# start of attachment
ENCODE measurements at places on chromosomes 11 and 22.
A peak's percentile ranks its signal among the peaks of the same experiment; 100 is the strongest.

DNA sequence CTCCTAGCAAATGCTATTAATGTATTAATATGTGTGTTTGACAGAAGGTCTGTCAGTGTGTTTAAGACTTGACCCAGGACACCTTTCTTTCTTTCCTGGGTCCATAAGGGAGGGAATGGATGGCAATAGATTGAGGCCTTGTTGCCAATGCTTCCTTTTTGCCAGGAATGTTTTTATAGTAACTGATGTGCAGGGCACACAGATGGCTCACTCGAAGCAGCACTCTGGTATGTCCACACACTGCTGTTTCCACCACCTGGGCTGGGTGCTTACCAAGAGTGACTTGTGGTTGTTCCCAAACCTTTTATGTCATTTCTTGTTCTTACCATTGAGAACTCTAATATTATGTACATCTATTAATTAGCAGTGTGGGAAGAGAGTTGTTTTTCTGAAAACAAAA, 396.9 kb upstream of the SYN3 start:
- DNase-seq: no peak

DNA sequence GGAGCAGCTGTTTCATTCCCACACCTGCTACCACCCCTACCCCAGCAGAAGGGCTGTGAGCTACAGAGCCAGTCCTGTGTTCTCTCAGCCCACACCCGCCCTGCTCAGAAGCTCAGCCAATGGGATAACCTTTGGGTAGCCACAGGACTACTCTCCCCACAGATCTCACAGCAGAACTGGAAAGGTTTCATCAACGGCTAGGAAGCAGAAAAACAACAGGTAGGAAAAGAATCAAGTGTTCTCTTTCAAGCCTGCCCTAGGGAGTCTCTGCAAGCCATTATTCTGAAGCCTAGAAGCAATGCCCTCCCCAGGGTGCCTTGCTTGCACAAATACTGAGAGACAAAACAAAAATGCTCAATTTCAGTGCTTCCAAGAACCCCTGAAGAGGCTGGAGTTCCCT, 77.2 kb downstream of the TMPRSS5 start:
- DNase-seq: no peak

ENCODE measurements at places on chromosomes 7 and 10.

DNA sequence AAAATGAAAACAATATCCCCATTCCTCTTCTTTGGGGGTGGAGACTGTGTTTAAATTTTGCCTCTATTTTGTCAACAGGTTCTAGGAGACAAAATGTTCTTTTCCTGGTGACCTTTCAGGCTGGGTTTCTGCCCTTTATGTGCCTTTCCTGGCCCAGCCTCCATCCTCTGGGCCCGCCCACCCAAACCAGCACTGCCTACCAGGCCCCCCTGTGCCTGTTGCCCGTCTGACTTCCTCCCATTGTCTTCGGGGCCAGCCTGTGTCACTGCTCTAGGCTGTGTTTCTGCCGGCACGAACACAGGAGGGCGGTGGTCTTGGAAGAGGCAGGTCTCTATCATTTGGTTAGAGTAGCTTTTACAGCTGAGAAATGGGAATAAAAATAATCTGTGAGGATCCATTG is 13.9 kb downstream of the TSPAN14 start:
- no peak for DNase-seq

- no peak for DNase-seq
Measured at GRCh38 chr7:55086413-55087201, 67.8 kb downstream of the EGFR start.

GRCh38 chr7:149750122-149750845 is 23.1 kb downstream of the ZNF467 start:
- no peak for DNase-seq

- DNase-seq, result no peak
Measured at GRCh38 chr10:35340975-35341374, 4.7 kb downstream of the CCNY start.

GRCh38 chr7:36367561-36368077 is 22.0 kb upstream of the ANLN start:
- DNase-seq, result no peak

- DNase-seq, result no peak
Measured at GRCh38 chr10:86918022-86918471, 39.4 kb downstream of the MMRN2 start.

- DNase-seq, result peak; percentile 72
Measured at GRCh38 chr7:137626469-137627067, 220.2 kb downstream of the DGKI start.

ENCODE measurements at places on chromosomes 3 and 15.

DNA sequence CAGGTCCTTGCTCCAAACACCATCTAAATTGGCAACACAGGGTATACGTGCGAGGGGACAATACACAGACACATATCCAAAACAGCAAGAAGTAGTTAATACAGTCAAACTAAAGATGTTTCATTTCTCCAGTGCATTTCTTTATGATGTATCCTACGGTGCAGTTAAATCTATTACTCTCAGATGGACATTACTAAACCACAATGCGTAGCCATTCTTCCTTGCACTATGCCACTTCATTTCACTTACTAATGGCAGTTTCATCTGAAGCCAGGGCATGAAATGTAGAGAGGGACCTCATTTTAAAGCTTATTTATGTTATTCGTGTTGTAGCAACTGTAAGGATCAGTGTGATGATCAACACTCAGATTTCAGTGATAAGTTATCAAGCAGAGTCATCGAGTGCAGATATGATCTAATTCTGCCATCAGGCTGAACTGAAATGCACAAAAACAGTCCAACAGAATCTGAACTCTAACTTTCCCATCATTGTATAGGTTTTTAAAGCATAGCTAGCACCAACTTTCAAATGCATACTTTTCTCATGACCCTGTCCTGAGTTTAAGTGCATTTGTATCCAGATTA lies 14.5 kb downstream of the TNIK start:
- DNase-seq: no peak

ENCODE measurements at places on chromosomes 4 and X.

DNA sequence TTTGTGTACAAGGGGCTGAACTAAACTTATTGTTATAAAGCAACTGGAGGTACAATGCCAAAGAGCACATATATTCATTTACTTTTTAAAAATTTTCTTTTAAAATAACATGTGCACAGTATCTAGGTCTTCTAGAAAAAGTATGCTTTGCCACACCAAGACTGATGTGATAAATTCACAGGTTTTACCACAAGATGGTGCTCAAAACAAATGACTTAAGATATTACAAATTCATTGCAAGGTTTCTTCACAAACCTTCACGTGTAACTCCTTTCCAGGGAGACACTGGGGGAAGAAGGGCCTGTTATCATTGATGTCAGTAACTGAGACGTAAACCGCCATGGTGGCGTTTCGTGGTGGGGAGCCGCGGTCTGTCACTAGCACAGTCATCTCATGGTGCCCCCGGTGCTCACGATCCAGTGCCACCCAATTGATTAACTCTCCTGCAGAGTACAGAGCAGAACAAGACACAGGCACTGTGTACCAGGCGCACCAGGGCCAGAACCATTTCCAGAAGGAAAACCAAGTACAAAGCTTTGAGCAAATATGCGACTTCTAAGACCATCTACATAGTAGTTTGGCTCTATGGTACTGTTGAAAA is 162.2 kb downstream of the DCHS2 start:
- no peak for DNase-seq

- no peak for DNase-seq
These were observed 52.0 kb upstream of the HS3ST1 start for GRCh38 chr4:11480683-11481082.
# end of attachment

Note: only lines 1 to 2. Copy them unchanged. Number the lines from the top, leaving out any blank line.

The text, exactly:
ENCODE measurements at places on chromosomes 11 and 22.
A peak's percentile ranks its signal among the peaks of the same experiment; 100 is the strongest.